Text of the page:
In his book Love and Survival, Dean Ornish, M.D., concludes that the single-most-important element in his program for reversing heart disease is support groups. Surprisingly, this support supersedes a vegetarian diet, not smoking, exercise and regular meditation. From this, we may conclude that when the heart is open to sharing with others, the physical heart heals.

If you are geographically isolated, there are online support groups and blogs that provide a forum for instantaneous connections.

Weave a web
An ethical massage practice weaves these concepts into a web of comfort and safety for our clientele. By showing up and being present, we are more attentive to each client’s individual needs and become better listeners. In any given moment, we can move from being present to being filled with upsetting thoughts that trigger emotions based on the past and future. At this juncture in a massage session, boundaries often get crossed, enabling projections and transference to be acted upon, often with harmful consequences.

Being human, boundaries often are crossed. By addressing concerns immediately by stating the obvious, we enable ourselves to avert potentially stressful situations. Therapeutic relationships become stronger by establishing honest, direct communication from the start. It is in this way that clients begin to trust our integrity as a therapist. When problems linger, their complexity increases along with the stress to both parties’ nervous systems.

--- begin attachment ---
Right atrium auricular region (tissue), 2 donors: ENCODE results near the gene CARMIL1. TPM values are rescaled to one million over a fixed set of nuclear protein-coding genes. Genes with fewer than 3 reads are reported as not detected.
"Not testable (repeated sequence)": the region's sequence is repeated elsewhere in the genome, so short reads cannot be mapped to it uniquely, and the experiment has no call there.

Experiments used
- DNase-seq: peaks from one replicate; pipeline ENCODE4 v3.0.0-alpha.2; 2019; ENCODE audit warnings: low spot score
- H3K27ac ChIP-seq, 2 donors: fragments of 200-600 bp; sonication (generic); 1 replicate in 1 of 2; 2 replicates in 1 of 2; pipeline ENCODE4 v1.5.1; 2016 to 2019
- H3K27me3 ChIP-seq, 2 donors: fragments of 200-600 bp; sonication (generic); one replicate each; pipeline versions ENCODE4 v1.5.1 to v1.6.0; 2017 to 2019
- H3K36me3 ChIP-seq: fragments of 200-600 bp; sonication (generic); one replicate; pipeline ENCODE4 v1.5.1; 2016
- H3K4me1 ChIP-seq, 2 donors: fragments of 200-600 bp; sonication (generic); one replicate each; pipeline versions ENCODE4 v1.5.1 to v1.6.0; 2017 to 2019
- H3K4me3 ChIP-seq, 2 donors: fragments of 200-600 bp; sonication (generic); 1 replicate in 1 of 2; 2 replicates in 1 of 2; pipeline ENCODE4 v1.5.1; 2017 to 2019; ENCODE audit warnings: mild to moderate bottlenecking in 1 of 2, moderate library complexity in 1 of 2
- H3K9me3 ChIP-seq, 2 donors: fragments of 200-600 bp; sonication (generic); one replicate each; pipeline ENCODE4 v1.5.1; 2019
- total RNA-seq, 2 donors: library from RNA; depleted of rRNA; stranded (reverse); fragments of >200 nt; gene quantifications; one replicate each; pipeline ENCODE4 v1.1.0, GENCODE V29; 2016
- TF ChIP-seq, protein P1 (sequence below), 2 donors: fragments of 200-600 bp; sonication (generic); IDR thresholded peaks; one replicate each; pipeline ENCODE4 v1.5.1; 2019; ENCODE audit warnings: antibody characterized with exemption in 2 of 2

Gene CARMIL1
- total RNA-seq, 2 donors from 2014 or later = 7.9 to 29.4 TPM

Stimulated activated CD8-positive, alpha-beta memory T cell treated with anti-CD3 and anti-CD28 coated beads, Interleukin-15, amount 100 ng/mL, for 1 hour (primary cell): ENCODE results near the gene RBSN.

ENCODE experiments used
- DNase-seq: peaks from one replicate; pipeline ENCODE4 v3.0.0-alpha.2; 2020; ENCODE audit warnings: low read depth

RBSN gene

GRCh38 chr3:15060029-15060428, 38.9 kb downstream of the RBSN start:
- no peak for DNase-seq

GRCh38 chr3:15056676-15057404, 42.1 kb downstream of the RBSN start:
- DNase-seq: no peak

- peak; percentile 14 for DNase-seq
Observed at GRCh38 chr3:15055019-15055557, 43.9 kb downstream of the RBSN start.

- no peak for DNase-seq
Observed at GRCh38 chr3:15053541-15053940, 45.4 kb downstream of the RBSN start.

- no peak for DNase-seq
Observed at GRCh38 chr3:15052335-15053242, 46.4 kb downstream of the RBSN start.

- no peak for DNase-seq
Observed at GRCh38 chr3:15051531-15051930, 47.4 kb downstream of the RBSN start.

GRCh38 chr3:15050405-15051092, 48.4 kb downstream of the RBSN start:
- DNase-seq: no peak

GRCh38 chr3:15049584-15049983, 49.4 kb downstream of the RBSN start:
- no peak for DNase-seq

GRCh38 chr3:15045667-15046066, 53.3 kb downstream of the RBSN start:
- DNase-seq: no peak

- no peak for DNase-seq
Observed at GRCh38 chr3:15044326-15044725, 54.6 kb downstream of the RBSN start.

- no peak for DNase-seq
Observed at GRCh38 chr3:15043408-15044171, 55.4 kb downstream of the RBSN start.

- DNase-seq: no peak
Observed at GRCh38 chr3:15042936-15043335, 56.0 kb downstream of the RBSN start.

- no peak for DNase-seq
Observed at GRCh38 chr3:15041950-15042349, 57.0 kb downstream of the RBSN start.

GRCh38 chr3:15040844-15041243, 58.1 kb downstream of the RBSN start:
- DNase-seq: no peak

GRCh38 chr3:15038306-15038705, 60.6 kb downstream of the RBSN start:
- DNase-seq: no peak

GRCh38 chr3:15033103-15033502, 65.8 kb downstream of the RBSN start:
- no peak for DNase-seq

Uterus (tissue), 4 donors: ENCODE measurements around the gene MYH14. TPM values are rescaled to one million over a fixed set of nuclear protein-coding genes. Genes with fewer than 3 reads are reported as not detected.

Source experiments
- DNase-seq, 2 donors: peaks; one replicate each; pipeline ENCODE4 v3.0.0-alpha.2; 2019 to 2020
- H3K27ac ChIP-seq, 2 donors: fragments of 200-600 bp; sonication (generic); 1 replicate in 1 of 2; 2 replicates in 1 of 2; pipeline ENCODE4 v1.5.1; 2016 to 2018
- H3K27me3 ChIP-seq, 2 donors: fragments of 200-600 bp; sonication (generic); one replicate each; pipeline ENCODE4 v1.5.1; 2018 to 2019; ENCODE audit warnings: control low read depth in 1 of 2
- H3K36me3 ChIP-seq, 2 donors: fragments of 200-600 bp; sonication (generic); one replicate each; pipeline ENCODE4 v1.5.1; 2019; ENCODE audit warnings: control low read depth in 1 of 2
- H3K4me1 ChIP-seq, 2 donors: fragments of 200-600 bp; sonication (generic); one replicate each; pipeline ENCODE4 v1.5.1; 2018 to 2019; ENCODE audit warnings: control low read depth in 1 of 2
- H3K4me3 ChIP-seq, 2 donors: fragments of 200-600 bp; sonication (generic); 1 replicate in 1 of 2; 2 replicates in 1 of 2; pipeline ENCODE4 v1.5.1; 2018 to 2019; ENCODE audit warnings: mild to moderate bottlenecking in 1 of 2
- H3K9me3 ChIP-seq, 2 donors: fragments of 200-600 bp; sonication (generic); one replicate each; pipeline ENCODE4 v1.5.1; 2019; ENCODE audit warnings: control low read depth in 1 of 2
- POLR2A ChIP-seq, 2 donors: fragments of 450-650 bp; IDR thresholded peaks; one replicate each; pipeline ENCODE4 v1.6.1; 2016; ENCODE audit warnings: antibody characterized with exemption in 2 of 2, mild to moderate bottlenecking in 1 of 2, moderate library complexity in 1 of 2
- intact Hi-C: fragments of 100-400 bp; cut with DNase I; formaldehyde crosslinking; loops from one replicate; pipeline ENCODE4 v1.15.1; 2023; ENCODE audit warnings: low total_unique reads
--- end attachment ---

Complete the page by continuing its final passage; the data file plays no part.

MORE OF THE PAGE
Much of this stress is sidestepped by learning how to manage time and resources. Investing in ourselves through responsible financial- and time-management will alleviate the constant worry about our livelihood and the need to hurry from activity to activity. Remember, oftentimes this will depend on our ability to exercise the power of saying no.

Finally, never underestimate the importance of staying connected. Support is empowering.

“Take good care of yourself,” we often say as we bid farewell to each other. It is my fervent wish the next time you hear those words, you will we be standing atop the pillars of self-care responding confidently, “I truly am!”

Footnotes
1. Associated Bodywork & Massage Professionals: www.massagetherapy.com/media/metricscharacteristics.php

2. Heckler, R., The Anatomy of Change. North Atlantic Books, 1993.

Eric Stephenson, L.M.T., N.C.T.M.B., is director of education for imassage, Inc. and teaches continuing-education workshops on a national level. He encourages a creative-learning environment and is passionate about assisting therapists with self-care and career longevity. For information on upcoming workshops, visit www.imassageinc.com or e-mail him at eric@imassage.com.